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Tennis Elbow (Lateral Epicondylitis)

What is Tennis Elbow?

  • Tennis elbow, or lateral epicondylitis, is one potential cause of pain over the outside or lateral elbow. The tendon that attaches to the outside of the elbow extends the fingers and wrist.
  • Once thought to be a result of inflammation, research has shown that tennis elbow is due to degeneration or partial tearing of the common extensor tendon. These injuries to the tendon are often from overuse and gradual ward and tear. Often there is no specific injury, but symptoms can worsen with activity.

  • Patients will typically report pain or burning over the outside of the elbow. Weak grip strength is common.

How is Tennis Elbow diagnosed?

  • The diagnosis of this condition is mainly based on symptom presentation as well as physical examination findings. Often people would want x-rays done to evaluate their elbow pain, however, for the case of tennis elbow typically there are not prominent findings on the radiographs.

  • Calcifications may be present along the proximal end (end by the elbow) of the common extensor tendon; however, this is the only relevant finding on x-ray.

  • Utilizing ultrasonography (US), this allows for a more comprehensive, real-time view of the elbow and surrounding structures. If there is a degenerative tear present, there will be thickening of the tendon visible. A full-thickness tear of the tendon results in disruption of the fibers on US. (Keijsers, 2018)

What are my treatment options?

Conservative Treatment

  • In the majority of cases, tennis elbow resolves over time with conservative management, including physical therapy, non-steroidal anti-inflammatory medications (i.e. Motrin, ibuprofen, Aleve, naproxen), and cortisone (steroid) injections.
  • Recent studies have shown that cortisone injections can help for a few months, but may inhibit healing long-term. Studies have shown that cortisone injections can kill healthy tendon cells, and may actually make tennis elbow worse in the long run. In a study by Coombes et al. in the Journal of the American Medical Association (JAMA), patients that receive a cortisone injection do worse at the one-year follow-up than those that receive a placebo injection

Ultrasound Guided Needle Tenotomy using the TENEX device

  • Ultrasound guided needle tenotomy was first described by McShane et al in 2006, and involved repeatedly fenestrating the diseased tendon. This disrupted the abnormal tendon and stimulated a healing response.

  • The Tenex needle uses ultrasonic technology to perform the tenotomy, and has a high rate of success when compared to a simple percutaneous needle tenotomy. The first study looking at Tenex by Koh et al. in 2013 showed that 95% of patients were satisfied with the procedure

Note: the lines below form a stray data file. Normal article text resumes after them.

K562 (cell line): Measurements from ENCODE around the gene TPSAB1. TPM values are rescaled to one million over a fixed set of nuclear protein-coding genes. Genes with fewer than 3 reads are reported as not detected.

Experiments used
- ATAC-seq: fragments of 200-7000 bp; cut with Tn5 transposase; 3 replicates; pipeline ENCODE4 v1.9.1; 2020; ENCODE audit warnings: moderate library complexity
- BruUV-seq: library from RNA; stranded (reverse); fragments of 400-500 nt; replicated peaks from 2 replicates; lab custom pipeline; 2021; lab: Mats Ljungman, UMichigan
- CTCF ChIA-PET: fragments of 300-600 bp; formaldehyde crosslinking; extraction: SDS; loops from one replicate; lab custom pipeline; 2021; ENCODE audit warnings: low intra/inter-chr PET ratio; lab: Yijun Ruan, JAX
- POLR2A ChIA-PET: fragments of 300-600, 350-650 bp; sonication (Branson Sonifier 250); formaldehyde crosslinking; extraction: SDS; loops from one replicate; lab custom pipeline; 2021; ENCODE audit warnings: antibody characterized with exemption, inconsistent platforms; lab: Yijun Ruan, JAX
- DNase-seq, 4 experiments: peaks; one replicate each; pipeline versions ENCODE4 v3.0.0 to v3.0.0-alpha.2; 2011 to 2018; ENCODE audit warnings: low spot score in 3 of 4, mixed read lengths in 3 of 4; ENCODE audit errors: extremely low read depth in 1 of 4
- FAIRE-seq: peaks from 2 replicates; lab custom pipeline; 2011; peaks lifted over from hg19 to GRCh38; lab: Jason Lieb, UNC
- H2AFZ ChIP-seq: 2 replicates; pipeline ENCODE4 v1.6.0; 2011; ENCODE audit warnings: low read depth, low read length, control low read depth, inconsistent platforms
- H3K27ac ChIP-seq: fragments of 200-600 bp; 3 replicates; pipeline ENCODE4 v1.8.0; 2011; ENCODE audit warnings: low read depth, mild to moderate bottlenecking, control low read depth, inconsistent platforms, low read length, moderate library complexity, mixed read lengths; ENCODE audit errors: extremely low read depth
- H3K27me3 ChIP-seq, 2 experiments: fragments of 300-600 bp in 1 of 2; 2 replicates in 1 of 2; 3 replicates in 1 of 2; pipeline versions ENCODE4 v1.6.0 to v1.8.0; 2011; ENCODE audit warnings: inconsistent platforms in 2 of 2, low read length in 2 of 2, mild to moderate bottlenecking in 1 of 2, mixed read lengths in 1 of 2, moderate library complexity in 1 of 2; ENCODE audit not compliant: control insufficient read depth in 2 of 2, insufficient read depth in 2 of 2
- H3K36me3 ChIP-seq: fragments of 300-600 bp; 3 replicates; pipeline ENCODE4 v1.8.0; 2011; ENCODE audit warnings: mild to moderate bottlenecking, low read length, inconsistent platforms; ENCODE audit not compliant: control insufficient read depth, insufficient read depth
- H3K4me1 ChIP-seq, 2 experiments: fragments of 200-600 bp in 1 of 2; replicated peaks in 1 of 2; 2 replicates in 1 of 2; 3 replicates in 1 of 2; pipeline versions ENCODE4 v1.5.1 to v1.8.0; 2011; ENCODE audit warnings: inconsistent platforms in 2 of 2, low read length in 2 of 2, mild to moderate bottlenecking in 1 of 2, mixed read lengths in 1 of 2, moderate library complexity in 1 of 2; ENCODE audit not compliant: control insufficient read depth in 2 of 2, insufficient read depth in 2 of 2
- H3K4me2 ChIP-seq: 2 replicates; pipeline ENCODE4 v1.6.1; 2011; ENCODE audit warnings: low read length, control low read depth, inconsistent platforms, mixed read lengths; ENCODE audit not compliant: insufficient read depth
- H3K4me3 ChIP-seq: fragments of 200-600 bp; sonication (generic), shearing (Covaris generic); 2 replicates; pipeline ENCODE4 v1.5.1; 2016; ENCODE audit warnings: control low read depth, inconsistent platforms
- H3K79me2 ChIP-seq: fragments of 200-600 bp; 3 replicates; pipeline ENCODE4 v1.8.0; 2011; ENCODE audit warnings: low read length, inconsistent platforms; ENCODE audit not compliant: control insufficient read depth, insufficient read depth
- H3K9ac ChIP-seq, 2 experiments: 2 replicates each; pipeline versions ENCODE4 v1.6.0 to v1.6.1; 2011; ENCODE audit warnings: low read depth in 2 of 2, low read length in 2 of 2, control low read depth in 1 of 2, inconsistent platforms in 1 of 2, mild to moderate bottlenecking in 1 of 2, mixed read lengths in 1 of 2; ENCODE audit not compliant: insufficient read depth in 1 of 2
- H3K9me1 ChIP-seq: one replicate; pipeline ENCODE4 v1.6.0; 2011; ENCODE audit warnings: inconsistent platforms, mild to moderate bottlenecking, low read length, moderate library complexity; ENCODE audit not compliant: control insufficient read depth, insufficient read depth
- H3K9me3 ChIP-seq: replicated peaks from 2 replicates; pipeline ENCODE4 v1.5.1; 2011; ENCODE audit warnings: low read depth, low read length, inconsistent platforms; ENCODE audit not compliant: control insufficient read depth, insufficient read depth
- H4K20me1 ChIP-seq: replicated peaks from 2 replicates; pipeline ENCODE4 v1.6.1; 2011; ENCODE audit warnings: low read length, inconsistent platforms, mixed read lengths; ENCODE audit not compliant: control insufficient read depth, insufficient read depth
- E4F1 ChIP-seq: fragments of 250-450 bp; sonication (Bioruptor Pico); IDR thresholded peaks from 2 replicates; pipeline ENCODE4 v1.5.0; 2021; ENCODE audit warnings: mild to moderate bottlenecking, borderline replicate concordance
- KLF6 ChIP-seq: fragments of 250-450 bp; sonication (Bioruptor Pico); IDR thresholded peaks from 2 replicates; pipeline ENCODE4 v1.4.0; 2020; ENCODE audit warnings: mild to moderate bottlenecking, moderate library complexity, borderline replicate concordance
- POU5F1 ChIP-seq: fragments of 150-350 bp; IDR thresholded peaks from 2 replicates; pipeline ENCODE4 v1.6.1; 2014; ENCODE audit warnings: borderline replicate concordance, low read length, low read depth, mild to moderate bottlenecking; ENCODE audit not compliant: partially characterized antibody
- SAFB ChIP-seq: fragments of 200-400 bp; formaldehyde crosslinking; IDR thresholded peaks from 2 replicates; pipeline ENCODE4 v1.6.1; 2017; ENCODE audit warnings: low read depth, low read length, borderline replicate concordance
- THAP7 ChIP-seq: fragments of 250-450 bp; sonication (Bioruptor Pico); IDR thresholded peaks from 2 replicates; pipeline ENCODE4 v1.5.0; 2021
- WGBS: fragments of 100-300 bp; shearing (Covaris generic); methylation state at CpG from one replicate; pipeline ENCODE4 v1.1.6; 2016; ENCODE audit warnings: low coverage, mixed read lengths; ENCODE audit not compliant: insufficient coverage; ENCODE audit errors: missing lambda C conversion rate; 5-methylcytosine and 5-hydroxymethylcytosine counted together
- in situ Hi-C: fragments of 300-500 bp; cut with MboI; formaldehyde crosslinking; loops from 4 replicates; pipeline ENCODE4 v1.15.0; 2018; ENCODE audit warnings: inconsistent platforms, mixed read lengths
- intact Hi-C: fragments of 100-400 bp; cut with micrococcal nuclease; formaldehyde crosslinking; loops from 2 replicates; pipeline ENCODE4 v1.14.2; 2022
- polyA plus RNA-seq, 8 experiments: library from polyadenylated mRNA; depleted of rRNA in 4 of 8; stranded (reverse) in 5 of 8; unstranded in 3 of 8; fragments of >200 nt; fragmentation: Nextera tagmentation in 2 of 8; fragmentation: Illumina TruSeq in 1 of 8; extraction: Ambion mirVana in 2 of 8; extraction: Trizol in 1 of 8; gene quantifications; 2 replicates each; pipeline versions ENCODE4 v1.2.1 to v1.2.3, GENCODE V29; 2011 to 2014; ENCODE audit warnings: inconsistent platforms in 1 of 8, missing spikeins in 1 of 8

• Learn more about TENEX here


  • One of the best-studied treatments for tennis elbow is platelet-rich plasma (PRP) injections. PRP is performed in the office and involves taking blood from a vein in the arm, concentrating the platelets in a centrifuge, and injecting the PRP into the tears within the tendon. Unlike cortisone injections, PRP should not wear off and will hopefully heal the tendon. When comparing PRP to steroids, Gosens et al. showed PRP to be more effective.

  • Learn more about PRP here


  • Coombes BK, Bisset L, Brooks P, Khan A, Vicenzino B. Effect of corticosteroid injection, physiotherapy, or both on clinical outcomes in patients with unilateral lateral epicondylalgia: a randomized controlled trial. JAMA. 2013 Feb 6;309(5):461-9. doi: 10.1001/jama.2013.129. PMID: 23385272.
  • Gosens T, Peerbooms JC, van Laar W, den Oudsten BL. Ongoing positive effect of platelet-rich plasma versus corticosteroid injection in lateral epicondylitis: a double-blind randomized controlled trial with 2-year follow-up. Am J Sports Med. 2011 Jun;39(6):1200-8. doi: 10.1177/0363546510397173. Epub 2011 Mar 21. PMID: 21422467.
  • Keijsers, R., de Vos, R. J., Kuijer, P. P. F., van den Bekerom, M. P., van der Woude, H. J., & Eygendaal, D. (2019). Tennis elbow. Shoulder & elbow, 11(5), 384–392.

  • Koh JS, Mohan PC, Howe TS, Lee BP, Chia SL, Yang Z, Morrey BF. Fasciotomy and surgical tenotomy for recalcitrant lateral elbow tendinopathy: early clinical experience with a novel device for minimally invasive percutaneous microresection. Am J Sports Med. 2013 Mar;41(3):636-44. doi: 10.1177/0363546512470625. Epub 2013 Jan 9. PMID: 23302261.

  • McShane JM, Nazarian LN, Harwood MI. Sonographically guided percutaneous needle tenotomy for treatment of common extensor tendinosis in the elbow. J Ultrasound Med. 2006 Oct;25(10):1281-9. doi: 10.7863/jum.2006.25.10.1281. PMID: 16998100.